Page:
This fall when students return to speech and debate competition, whether it be online or in person, they will join students all over the country debating the topic of criminal justice reform. If you would like to get involved and listen to what our students have to say please email DUDLVolunteers@gmail.com. If you would like to learn more about our programs and ways you can support our students please visit www.DenverDebate.org.
We hope you will all stand in solidarity with Black Lives Matter at this historic turning point in our country’s history. As State Representative Leslie Herod said this week,
“We are tired. We are angry. We are rising.”
Let us all rise together to declare Black Lives Matter and work for effective and meaningful change.
Calling all DUDL Students! We are looking for submissions in POETRY, ORATORY, and DRAMA to compete in the 2020 Virtual City Championships! The winners will be announced on May 28th during the Virtual Student Achievement Celebration. For information on how to compete, look under the For Students tab. Submissions are due by May 23rd. Good luck!
After years of advocating and then judging pandemic disaster scenarios in policy debate rounds, it is now time to find out what I really believe and how I act in the face of an actual pandemic.
There are variations in people's approaches to determine how much harm is coming from coronavirus and its illness, COVID-19.
- Some describe the problem by the numbers of cases and deaths at his moment. I dismissed those numbers as unimportant, as they were transient and did not reflect the extent of likely harm.
- Doctors record the cases they see and public health officials aggregate them. Often, the numbers are compared to previous numbers or with current numbers for other illnesses, and changes create a trend of what to expect. I pay lots of attention to these numbers and trends.
- Epidemiologists look at what is known about existing cases and deaths, then use algorithms and models to estimate what the harm could be. Assumptions about existing numbers of cases, small variations in rates of transmission, and differences in severity of harm or death produce vastly different outcomes. I found opinions on US deaths ranging from 80,000 to more than 2 million. While I could pick one which agreed with my level of alarm or serves to advocate a sense of harm, I do not have enough expertise to make a meaningful choice.
Knowing about the potential harm, what choices do I make? Thankfully, I'm not making governmental choices. I can focus on personal decisions based on my privileged position.
- Do I continue doing my usual activities or stop them in order to isolate? I have good health and adequate insurance, so I still interact with friends and neighbors. I am conscious of their risks for exposure and choose a physical distance based on my (and their) sense of threat. When there is a government mandate, I (mostly) follow the law.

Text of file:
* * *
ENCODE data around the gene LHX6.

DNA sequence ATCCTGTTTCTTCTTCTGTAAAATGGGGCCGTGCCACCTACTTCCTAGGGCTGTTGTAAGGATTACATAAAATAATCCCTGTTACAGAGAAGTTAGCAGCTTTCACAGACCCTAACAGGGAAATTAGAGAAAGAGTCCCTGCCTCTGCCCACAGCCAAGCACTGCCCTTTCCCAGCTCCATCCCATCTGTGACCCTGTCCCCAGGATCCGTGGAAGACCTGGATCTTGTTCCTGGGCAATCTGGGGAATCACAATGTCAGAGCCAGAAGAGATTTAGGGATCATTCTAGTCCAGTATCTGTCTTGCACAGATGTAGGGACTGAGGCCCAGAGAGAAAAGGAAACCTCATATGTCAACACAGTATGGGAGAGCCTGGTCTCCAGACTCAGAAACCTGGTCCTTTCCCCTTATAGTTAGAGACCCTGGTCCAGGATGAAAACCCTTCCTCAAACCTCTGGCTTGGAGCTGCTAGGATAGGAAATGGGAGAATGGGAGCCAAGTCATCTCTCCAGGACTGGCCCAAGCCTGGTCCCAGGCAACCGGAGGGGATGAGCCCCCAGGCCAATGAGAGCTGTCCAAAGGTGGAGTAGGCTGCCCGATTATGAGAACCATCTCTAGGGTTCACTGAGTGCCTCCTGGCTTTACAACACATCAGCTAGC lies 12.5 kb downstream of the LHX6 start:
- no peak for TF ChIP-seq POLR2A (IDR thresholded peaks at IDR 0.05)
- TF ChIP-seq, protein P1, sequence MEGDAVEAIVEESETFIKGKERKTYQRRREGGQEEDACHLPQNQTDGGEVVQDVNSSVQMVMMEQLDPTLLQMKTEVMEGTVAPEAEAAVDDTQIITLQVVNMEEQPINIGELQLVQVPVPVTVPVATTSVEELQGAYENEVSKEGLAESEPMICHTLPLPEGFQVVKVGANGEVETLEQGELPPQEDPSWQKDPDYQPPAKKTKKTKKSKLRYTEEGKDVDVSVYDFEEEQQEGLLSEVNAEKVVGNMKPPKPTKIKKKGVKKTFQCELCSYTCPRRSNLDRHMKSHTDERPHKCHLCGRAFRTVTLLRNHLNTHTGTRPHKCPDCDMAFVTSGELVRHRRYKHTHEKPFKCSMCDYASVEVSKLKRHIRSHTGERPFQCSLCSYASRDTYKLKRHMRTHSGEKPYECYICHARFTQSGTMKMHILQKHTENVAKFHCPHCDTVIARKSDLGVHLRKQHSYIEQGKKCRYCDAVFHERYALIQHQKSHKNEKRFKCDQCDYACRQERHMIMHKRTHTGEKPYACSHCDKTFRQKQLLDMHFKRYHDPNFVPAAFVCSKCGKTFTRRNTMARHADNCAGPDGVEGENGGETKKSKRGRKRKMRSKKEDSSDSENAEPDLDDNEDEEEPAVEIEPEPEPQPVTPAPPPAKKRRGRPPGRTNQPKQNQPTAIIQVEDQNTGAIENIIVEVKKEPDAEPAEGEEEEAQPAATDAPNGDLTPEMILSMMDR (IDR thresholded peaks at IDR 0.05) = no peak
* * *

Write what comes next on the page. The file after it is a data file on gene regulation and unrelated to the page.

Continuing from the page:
- Do I continue to spend money as usual? Should I change my investments? I'm retired, so don't rely on a job's income (a good thing, as my former company announced another round of lay-offs). I am more cautious, but have not chosen “only absolute essentials.” I made a few changes to have more cash available, but did not sell or reallocate assets. Unlike some of my relatives and friends, I was not certain enough about impacts of this crisis to change long-term strategies in an effort to avoid losses or make a profit.
It is hard to say if those are the best choices – but they emerge from my background in debate, assessing harms and considering policy choices. Here's hoping you are learning from your DUDL experience to make the best choices for you.
We would like to extend our gratitude to those who are on the frontlines keeping us all healthy and safe during the COVID-19 pandemic. We are also thankful for our state and community leaders who have responded to this situation thoughtfully and swiftly, and to all of the educators who have worked quickly to transition to online learning modes and prepared take-home lessons for students to keep them academically engaged during the school closures that have been put in place.
Last Friday, in alignment with our partner organizations, and in the best interest of our students and the Denver community, we decided to postpone the City Championships sponsored by the University of Denver Sturm College of Law and the Colorado Hispanic Bar Association and the Student Celebration Dinner/ Breaking Barriers: A Fundraising Soiree to the weekend of May 22-23, 2020. We will continue to monitor the situation and keep you updated, but we hope you all will save these dates for the tournament, dinner, and fundraiser.
To our supporters who have purchased tables or tickets for Breaking Barriers, we hope you will still join us on May 23, 2020 for this event which is our most important fundraiser of the year. For those who already signed up to volunteer, or were planning to volunteer, at the City Championships, we hope you will still be able to volunteer on May 22-23. Please email firstname.lastname@example.org to update availability.
The DUDL Office at the University of Denver is currently closed, but DUDL staff are working remotely and available by email to answer any questions you have. Please contact Executive Director Jessica Clark at JessicaClark@UrbanDebate.org with questions, concerns, or suggestions. The League very much appreciates your continued support during these times which are most trying for everyone.
Wishing you all good health,
The Denver Urban Debate League
Please consider joining us for the 2020 DUDL City Championships hosted by the Sturm College of Law at the University of Denver.
Judging opportunities for speech and debate are available.
On Saturday, March 28th we will also have the Student Achievement Celebration Dinner.
Sponsored by the University of Denver Sturm College of Law & The Colorado Hispanic Bar Association.
This Saturday, students scurried up and down the halls of Hinkley High School, participating in the fourth DUDL tournament of the year. Over 130 students and 30 judges came to make the tournament a possibility. Thank you to everyone who made this tournament such a success!
At tournament 5, on February 22nd, the DUDL will host it's inaugural Middle School Congress Event entitled "Your City Council." Middle schoolers from across Denver are encouraged to attend this amazing opportunity. For more information and to register, visit our Middle School Debate page.
On Saturday, January 11th, DUDL students joined lecturers from many disciplines at the 2020 Winter Workshop. Students heard from a topic lecturer on foreign arms sales, this year's policy topic. They also participated in an improv workshop with a professional. With speech and debate skills warmed up, they are ready to jump into the second half of the competitive season!
University of Denver, Sturm College of Law. 2255 East Evans Avenue Suite 406, Denver, CO 80210